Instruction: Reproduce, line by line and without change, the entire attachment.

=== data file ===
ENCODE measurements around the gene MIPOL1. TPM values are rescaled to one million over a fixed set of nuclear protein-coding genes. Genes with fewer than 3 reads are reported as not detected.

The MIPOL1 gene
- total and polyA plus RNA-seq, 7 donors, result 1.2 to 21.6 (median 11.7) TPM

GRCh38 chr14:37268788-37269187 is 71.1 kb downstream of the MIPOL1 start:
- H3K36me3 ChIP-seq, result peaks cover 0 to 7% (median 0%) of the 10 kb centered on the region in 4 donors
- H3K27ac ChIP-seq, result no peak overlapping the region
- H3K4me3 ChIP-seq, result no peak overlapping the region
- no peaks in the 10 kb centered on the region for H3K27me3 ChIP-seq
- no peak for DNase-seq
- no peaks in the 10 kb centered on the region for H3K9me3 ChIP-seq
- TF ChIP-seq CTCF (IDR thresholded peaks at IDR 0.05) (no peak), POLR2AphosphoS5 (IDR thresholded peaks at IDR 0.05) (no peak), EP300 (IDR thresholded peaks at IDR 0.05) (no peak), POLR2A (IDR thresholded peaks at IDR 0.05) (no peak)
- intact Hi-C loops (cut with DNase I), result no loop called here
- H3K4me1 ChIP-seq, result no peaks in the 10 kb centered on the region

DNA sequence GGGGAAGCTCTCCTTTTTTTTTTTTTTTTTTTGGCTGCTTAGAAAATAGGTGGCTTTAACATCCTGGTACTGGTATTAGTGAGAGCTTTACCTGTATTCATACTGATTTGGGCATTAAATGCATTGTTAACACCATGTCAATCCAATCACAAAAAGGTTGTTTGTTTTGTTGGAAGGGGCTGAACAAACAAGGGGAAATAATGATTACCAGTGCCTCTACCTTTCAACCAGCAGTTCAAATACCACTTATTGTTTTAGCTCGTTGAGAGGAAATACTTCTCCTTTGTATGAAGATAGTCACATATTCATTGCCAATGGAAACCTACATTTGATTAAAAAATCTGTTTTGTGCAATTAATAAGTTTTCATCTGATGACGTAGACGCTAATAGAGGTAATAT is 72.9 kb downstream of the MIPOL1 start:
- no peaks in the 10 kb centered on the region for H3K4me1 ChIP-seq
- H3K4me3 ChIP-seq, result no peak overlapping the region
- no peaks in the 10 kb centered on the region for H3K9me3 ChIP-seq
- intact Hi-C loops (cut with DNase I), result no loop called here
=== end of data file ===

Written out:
ENCODE measurements around the gene MIPOL1. TPM values are rescaled to one million over a fixed set of nuclear protein-coding genes. Genes with fewer than 3 reads are reported as not detected.

The MIPOL1 gene
- total and polyA plus RNA-seq, 7 donors, result 1.2 to 21.6 (median 11.7) TPM

GRCh38 chr14:37268788-37269187 is 71.1 kb downstream of the MIPOL1 start:
- H3K36me3 ChIP-seq, result peaks cover 0 to 7% (median 0%) of the 10 kb centered on the region in 4 donors
- H3K27ac ChIP-seq, result no peak overlapping the region
- H3K4me3 ChIP-seq, result no peak overlapping the region
- no peaks in the 10 kb centered on the region for H3K27me3 ChIP-seq
- no peak for DNase-seq
- no peaks in the 10 kb centered on the region for H3K9me3 ChIP-seq
- TF ChIP-seq CTCF (IDR thresholded peaks at IDR 0.05) (no peak), POLR2AphosphoS5 (IDR thresholded peaks at IDR 0.05) (no peak), EP300 (IDR thresholded peaks at IDR 0.05) (no peak), POLR2A (IDR thresholded peaks at IDR 0.05) (no peak)
- intact Hi-C loops (cut with DNase I), result no loop called here
- H3K4me1 ChIP-seq, result no peaks in the 10 kb centered on the region

DNA sequence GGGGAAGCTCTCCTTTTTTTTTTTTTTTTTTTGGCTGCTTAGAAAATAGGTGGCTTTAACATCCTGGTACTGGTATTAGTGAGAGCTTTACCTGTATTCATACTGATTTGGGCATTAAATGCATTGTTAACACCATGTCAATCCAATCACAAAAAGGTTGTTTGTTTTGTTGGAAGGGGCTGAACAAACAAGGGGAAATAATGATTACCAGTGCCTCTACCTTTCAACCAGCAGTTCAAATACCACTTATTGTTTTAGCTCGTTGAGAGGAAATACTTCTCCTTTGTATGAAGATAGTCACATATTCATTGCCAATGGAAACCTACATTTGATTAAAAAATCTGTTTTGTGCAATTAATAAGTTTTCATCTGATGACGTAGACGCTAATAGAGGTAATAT is 72.9 kb downstream of the MIPOL1 start:
- no peaks in the 10 kb centered on the region for H3K4me1 ChIP-seq
- H3K4me3 ChIP-seq, result no peak overlapping the region
- no peaks in the 10 kb centered on the region for H3K9me3 ChIP-seq
- intact Hi-C loops (cut with DNase I), result no loop called here